John Allan was not Poe's father. Even calling him "foster-father" is a bit generous. It seems like the more common term these days is "guardian." Sure, Allan helped raise Edgar Poe but, more than anything else, young Poe often felt more like a guest in the Allan household rather than a son.
So, in one sense, it makes sense that Allan would never fulfill the fatherly duty of providing support for his son after his death. On the other hand, Poe called Allan "Pa" for parts of 15 years. And, remember, Allan is an incredibly wealthy man — one of the richest in Richmond. Either way, when John Allan sat down on April 17, 1832 to write a draft (one of many) of his last will and testament, Edgar Poe was purposely excluded.
After Frances Allan's death, John Allan married Louisa Patterson on October 5, 1830. Patterson, now the second Mrs. Allan, was listed as "executrix" of the Allan estate in the 1832 will. In 1831, the couple's first son (of three) was born, who they named John Allan, Jr. Now with a legitimate biological heir, Allan Sr. had no reason to provide for Edgar Poe in his will.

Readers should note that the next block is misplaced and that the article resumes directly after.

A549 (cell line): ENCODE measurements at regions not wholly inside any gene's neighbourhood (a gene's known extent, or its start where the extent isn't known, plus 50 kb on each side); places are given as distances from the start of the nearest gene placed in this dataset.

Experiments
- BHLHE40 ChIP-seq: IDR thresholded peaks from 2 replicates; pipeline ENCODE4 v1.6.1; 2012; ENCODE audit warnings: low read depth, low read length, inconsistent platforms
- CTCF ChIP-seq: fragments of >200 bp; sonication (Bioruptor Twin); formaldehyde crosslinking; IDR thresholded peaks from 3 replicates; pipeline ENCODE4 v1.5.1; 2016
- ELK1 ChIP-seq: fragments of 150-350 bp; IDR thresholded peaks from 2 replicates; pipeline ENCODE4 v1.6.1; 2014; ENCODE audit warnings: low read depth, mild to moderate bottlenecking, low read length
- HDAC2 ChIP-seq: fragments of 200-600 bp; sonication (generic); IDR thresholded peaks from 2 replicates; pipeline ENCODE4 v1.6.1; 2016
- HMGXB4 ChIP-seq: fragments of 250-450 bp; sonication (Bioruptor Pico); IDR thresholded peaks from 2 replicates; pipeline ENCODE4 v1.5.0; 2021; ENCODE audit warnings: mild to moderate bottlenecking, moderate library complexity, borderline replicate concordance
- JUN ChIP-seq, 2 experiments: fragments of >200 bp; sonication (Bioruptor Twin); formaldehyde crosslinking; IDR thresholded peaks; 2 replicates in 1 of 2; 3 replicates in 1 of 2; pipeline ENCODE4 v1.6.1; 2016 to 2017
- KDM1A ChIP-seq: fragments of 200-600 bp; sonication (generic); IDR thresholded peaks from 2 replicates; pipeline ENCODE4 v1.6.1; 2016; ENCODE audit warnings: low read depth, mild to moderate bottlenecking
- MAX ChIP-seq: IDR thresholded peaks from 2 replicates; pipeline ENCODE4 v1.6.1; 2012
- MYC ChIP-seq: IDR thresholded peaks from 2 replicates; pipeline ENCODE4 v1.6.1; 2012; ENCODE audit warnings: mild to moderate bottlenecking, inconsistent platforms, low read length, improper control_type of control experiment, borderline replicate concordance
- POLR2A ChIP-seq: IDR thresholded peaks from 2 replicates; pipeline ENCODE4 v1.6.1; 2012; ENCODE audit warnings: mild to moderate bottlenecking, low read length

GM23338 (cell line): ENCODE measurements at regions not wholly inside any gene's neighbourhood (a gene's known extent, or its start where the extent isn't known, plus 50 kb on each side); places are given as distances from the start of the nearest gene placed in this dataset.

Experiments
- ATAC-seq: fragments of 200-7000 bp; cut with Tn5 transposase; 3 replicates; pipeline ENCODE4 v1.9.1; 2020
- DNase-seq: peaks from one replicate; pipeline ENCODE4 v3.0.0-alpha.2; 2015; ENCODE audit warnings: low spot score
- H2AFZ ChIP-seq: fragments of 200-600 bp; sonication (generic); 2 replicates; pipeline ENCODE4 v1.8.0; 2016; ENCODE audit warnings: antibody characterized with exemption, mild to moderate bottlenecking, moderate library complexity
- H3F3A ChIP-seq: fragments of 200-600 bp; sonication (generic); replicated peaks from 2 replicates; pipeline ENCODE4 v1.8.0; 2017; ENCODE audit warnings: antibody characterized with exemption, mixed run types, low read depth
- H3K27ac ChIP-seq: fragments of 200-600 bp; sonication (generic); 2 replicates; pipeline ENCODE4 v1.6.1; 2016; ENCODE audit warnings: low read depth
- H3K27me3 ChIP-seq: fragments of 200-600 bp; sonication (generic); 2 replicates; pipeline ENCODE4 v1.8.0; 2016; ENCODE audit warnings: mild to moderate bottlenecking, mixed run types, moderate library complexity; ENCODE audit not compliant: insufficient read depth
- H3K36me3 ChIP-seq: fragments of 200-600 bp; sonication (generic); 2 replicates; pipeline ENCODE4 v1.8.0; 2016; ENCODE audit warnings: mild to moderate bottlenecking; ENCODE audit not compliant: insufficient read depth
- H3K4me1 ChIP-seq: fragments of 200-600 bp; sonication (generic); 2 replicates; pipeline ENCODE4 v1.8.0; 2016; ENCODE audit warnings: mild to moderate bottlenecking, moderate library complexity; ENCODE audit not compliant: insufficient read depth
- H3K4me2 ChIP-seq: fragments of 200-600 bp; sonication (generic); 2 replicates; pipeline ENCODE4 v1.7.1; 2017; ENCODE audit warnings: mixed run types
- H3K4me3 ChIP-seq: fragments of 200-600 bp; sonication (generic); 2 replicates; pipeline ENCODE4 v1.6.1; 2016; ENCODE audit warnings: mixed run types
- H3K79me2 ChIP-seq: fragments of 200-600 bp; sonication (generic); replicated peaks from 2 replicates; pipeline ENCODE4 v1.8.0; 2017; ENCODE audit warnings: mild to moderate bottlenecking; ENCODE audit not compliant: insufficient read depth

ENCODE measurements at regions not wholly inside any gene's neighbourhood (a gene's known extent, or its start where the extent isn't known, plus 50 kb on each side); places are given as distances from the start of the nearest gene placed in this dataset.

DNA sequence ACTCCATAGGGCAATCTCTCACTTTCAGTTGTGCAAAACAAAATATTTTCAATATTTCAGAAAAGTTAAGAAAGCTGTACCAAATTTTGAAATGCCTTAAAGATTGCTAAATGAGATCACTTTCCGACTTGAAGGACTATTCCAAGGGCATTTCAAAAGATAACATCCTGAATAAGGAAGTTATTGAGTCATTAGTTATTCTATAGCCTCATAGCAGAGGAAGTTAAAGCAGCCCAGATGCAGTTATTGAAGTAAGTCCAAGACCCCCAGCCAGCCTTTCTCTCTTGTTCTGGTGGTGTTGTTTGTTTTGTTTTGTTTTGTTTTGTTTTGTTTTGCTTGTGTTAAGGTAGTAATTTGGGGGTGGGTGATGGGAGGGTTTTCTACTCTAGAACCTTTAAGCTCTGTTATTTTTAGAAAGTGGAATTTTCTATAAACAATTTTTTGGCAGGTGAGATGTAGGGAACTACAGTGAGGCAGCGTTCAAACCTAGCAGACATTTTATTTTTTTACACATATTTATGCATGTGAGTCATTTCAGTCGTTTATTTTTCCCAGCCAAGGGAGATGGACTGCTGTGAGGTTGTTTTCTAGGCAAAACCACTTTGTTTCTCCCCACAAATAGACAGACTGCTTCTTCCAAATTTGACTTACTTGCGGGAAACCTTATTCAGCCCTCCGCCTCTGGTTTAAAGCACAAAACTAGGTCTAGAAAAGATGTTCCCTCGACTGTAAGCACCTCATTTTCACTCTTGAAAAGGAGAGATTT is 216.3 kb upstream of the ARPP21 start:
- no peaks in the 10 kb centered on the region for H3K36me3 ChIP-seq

Allan did, however, give money to the family of his first wife, specifically to Ann Moore Valentine — amounting to "three hundred dollars annually" throughout "her natural life." Though he ignored his "foster son" Edgar Poe, Allan did provide for his illegitimate children. Allan had fathered twins to a married woman named Elizabeth Wills in 1830 — he called it his "fault." He had struggled for some time with balancing his responsibility to them and concern for his social standing. In the end, he made the decision to do the right thing, and offered them one-fifth of his estate or $4000 each when they reached 21 years old — a social suicide which would be exposed after John Allan's death.
John Allan died on March 27, 1834. His widow was not too happy when she heard what was in her dead husband's will... More on that another time.